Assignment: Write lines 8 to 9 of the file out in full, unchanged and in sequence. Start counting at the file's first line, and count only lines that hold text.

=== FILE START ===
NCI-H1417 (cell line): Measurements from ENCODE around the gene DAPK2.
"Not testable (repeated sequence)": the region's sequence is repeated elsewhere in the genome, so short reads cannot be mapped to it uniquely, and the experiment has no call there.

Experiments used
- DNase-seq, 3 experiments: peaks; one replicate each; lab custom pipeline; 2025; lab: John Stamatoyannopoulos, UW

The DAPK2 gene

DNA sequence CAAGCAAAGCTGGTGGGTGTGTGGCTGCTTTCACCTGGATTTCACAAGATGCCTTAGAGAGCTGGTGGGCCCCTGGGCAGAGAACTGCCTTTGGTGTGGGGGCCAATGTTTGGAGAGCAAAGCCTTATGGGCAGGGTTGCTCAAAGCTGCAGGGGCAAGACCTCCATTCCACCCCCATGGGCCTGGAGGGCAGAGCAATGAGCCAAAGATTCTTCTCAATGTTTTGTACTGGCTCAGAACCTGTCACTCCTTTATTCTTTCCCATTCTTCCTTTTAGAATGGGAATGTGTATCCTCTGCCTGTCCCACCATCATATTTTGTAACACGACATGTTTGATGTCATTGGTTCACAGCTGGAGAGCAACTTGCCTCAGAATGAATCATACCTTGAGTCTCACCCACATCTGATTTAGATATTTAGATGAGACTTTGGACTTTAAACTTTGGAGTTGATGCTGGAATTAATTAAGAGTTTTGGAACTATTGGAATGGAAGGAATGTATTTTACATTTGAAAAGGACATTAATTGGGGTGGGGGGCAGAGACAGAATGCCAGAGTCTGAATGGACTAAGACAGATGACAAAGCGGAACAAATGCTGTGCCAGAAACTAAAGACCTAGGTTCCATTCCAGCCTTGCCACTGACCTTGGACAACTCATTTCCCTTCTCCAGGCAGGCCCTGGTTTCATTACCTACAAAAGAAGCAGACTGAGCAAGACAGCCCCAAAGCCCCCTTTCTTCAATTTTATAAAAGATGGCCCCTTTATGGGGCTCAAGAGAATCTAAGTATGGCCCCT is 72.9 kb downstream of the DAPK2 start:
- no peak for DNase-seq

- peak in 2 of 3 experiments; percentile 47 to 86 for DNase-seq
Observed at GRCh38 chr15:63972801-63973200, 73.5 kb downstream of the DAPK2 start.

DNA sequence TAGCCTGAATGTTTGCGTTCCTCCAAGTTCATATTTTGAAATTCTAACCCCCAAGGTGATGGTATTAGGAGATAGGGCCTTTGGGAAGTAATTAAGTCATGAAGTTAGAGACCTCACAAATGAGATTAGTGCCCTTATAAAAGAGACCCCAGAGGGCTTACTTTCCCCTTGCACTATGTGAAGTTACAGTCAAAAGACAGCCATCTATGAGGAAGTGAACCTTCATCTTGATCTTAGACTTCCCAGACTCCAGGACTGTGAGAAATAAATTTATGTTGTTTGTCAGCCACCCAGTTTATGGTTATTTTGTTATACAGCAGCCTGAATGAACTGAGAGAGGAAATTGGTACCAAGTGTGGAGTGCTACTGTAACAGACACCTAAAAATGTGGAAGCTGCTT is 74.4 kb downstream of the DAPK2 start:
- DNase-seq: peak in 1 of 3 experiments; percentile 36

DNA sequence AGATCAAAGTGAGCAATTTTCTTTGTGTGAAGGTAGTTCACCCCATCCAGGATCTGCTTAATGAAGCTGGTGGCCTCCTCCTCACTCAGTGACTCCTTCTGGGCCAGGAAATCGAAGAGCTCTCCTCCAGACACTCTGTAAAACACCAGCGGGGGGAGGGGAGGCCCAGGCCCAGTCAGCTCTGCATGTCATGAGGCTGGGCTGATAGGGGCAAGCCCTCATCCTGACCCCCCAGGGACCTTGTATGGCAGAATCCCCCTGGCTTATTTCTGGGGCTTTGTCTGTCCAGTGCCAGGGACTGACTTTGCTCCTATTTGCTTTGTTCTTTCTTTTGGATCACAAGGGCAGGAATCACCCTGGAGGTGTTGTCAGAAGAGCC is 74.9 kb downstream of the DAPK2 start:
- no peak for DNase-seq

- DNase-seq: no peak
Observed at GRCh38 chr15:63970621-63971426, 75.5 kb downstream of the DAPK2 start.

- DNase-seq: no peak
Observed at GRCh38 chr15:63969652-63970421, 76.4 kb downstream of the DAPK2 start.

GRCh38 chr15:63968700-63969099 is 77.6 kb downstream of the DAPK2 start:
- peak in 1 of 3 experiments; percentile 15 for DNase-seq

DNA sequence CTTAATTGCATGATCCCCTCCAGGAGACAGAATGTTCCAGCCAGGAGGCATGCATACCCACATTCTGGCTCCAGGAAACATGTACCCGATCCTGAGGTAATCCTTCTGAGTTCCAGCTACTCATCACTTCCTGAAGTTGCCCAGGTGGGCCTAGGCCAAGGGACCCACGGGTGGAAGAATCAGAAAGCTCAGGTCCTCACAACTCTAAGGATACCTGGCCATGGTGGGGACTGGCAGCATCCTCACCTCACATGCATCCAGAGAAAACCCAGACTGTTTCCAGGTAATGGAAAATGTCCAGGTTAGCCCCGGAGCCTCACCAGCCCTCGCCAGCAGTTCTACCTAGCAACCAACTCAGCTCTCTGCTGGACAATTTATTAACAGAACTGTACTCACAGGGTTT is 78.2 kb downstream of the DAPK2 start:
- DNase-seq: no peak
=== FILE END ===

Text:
- peak in 2 of 3 experiments; percentile 47 to 86 for DNase-seq
Observed at GRCh38 chr15:63972801-63973200, 73.5 kb downstream of the DAPK2 start.